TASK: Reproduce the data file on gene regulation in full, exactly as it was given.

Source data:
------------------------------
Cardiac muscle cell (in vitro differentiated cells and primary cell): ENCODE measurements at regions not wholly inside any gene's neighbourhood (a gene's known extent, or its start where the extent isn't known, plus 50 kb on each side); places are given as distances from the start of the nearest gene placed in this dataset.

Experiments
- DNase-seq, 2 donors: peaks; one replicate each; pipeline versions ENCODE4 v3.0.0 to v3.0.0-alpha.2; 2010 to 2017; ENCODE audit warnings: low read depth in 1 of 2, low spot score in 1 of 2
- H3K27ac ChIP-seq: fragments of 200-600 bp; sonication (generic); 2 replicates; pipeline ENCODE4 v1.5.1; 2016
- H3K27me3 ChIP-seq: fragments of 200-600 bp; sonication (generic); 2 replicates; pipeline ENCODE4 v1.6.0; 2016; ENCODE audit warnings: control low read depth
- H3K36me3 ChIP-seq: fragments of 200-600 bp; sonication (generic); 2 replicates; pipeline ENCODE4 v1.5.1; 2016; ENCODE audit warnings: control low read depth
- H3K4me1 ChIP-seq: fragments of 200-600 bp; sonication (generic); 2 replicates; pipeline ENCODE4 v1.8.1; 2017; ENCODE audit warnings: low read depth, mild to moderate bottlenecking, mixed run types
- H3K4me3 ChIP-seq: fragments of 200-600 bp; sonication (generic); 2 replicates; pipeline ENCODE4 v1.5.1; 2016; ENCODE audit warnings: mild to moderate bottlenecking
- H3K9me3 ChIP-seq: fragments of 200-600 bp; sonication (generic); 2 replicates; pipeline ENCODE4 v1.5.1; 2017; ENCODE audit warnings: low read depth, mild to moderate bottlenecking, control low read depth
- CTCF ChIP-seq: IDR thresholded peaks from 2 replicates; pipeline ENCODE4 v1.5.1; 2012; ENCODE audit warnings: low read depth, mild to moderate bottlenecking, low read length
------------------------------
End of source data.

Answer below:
Cardiac muscle cell (in vitro differentiated cells and primary cell): ENCODE measurements at regions not wholly inside any gene's neighbourhood (a gene's known extent, or its start where the extent isn't known, plus 50 kb on each side); places are given as distances from the start of the nearest gene placed in this dataset.

Experiments
- DNase-seq, 2 donors: peaks; one replicate each; pipeline versions ENCODE4 v3.0.0 to v3.0.0-alpha.2; 2010 to 2017; ENCODE audit warnings: low read depth in 1 of 2, low spot score in 1 of 2
- H3K27ac ChIP-seq: fragments of 200-600 bp; sonication (generic); 2 replicates; pipeline ENCODE4 v1.5.1; 2016
- H3K27me3 ChIP-seq: fragments of 200-600 bp; sonication (generic); 2 replicates; pipeline ENCODE4 v1.6.0; 2016; ENCODE audit warnings: control low read depth
- H3K36me3 ChIP-seq: fragments of 200-600 bp; sonication (generic); 2 replicates; pipeline ENCODE4 v1.5.1; 2016; ENCODE audit warnings: control low read depth
- H3K4me1 ChIP-seq: fragments of 200-600 bp; sonication (generic); 2 replicates; pipeline ENCODE4 v1.8.1; 2017; ENCODE audit warnings: low read depth, mild to moderate bottlenecking, mixed run types
- H3K4me3 ChIP-seq: fragments of 200-600 bp; sonication (generic); 2 replicates; pipeline ENCODE4 v1.5.1; 2016; ENCODE audit warnings: mild to moderate bottlenecking
- H3K9me3 ChIP-seq: fragments of 200-600 bp; sonication (generic); 2 replicates; pipeline ENCODE4 v1.5.1; 2017; ENCODE audit warnings: low read depth, mild to moderate bottlenecking, control low read depth
- CTCF ChIP-seq: IDR thresholded peaks from 2 replicates; pipeline ENCODE4 v1.5.1; 2012; ENCODE audit warnings: low read depth, mild to moderate bottlenecking, low read length